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Mechanical and Civil Engineering Seminar

Thursday, February 16, 2023
11:00am to 12:00pm
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Gates-Thomas 135
Bayesian Inference of Poroelastic Properties Using an Energy-based Poromechanics Model
Dr. Mina Karimi, Postdoctoral Scholar Research Associate, California Institute of Technology,

Mechanical and Civil Engineering Seminar Series

Title: Bayesian Inference of Poroelastic Properties Using an Energy-based Poromechanics Model

Abstract: Fluid injection into deep underground formations related to CO2 sequestration, wastewater injection, etc., is increasingly relevant for the energy sector. Injected fluids in porous deformable elastic media increase pore pressure, reduce normal effective stress, and change the available friction along fractures and faults. Consequently, slip can occur, causing seismic events. Understanding this mechanism and identifying the stress and pressure fields around the injection wellbores play a central role in assessing the seismic hazard. One of the crucial steps is inferring the unknown model parameters (i.e., poroelastic properties) from the noisy data of injection sites. Due to the indirect relation between the uncertain parameters and the empirical observation (i.e., number of earthquakes and stress drop variations in injection sites) and the high dimension of the parameters' domain, the inverse problem is computationally expensive. Here, we present a variational energy-based continuum mechanics framework to model large-deformation poroelasticity to characterize the evolution of stress, pore pressure, and other mechanical quantities. We also, adopt a Bayesian inference framework to integrate the partial differential equations (PDEs) of the forward mechanical model with models of uncertainty for observations and parameters. To quantify the uncertainty and predictability of the Bayesian method's solution, we investigate accelerated Markov Chain Monte Carlo (MCMC) sampling algorithms, and their challenges to explore high-dimension parameter spaces.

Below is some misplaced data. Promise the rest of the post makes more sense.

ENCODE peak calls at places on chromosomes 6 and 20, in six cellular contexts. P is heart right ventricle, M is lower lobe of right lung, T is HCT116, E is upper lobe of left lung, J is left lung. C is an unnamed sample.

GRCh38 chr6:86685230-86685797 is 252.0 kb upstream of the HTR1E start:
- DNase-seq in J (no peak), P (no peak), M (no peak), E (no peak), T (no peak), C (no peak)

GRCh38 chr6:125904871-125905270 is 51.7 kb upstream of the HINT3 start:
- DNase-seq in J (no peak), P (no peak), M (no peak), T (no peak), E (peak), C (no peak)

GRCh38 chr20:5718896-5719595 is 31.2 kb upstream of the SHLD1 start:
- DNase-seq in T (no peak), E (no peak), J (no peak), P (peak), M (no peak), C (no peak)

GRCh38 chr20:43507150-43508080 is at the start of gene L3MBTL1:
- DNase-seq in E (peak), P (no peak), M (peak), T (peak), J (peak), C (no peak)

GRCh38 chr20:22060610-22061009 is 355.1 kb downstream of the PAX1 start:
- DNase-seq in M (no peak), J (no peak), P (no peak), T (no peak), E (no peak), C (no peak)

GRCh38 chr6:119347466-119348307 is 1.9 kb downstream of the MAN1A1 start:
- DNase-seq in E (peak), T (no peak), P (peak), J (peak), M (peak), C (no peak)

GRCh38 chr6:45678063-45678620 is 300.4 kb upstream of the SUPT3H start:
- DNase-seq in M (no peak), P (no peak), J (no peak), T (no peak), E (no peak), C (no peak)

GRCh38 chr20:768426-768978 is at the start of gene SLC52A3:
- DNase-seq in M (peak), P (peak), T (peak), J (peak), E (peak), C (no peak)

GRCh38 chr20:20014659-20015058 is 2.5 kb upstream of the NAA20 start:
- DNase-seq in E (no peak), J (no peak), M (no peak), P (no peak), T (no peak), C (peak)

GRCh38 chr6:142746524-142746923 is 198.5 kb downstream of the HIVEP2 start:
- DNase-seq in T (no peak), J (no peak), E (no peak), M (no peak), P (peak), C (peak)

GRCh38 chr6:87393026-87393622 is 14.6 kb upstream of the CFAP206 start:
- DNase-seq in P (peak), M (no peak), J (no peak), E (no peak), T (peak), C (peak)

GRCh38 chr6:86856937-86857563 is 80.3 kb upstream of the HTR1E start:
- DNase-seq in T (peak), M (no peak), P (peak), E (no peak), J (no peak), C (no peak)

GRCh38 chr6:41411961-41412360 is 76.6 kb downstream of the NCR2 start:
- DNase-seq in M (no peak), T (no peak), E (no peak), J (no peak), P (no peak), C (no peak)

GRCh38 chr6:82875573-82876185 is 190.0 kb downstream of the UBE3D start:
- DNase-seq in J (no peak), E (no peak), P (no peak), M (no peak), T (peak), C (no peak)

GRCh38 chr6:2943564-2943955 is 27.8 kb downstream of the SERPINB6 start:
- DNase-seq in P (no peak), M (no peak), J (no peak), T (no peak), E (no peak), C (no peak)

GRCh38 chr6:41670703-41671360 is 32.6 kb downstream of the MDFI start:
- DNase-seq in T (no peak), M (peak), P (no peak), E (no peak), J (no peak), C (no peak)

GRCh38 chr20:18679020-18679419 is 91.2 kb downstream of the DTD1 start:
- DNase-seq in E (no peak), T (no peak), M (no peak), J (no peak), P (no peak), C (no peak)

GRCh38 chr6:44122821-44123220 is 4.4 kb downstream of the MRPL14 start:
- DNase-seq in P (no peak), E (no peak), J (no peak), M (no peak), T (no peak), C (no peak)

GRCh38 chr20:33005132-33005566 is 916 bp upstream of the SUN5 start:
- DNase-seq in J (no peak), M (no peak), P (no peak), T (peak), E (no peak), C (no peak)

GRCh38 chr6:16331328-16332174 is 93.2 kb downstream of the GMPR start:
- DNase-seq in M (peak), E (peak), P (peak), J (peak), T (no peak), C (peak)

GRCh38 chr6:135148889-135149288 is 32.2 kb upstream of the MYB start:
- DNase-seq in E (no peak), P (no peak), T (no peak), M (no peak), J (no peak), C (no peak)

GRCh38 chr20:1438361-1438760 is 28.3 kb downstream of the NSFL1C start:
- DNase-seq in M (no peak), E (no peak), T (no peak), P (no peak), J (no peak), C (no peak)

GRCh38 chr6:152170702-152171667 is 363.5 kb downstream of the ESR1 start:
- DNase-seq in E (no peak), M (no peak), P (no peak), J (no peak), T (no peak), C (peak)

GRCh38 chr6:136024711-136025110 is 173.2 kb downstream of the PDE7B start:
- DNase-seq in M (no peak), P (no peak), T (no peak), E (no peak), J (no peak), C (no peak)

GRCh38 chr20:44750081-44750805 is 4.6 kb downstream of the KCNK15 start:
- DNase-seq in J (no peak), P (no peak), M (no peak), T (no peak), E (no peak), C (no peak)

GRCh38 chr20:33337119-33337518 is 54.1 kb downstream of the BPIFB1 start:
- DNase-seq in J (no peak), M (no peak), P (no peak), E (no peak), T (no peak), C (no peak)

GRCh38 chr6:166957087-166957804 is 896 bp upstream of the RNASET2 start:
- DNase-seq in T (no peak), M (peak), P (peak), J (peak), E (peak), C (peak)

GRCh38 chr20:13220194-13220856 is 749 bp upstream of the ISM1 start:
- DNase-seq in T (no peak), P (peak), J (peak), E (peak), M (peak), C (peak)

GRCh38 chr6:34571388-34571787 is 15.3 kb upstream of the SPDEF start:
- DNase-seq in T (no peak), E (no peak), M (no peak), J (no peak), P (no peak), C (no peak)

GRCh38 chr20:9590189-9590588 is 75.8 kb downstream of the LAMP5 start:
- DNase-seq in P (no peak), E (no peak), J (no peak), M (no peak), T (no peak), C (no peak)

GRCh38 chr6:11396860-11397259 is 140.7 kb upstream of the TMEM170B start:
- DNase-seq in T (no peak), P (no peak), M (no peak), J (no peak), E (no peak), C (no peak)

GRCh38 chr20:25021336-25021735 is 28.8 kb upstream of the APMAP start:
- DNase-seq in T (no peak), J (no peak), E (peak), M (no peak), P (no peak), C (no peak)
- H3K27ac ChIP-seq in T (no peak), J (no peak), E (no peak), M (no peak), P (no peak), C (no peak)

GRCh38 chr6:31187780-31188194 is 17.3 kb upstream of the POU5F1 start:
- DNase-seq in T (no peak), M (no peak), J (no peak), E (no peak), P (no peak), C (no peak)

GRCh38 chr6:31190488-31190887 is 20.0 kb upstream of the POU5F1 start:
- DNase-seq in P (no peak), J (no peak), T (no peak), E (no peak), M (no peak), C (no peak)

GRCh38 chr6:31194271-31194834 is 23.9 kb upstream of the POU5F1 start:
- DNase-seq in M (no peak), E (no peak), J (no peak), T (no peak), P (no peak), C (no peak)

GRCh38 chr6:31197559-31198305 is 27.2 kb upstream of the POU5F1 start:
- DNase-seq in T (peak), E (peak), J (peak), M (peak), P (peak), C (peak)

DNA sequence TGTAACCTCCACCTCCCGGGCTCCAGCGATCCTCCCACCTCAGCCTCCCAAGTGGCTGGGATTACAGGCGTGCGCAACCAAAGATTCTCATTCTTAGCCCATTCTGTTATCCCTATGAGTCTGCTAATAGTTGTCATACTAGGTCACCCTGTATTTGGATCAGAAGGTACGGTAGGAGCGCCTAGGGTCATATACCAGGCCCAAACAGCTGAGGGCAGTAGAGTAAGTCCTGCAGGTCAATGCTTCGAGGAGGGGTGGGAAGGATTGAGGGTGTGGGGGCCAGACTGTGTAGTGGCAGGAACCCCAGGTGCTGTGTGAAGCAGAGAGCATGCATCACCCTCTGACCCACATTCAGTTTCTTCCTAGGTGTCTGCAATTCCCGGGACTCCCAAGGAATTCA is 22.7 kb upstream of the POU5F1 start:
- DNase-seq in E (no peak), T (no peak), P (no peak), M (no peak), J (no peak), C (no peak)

Bio: I am a postdoctoral scholar in the Mechanical and Civil Engineering Department at Caltech, working with Kaushik Bhattacharya. I received my Ph.D. degree from Carnegie Mellon University, where I was advised by Matteo Pozzi and Kaushik Dayal, and received the Dowd graduate fellowship from the college of engineering. My PhD research focused on large-scale inverse problems with application to geological problems. Before CMU, I graduated with Master's degree in Structural Engineering, and Bachelor's degree in Civil Engineering from Tehran University.

NOTE: At this time, in-person Mechanical and Civil Engineering Lectures are open to all Caltech students/staff/faculty/visitors.

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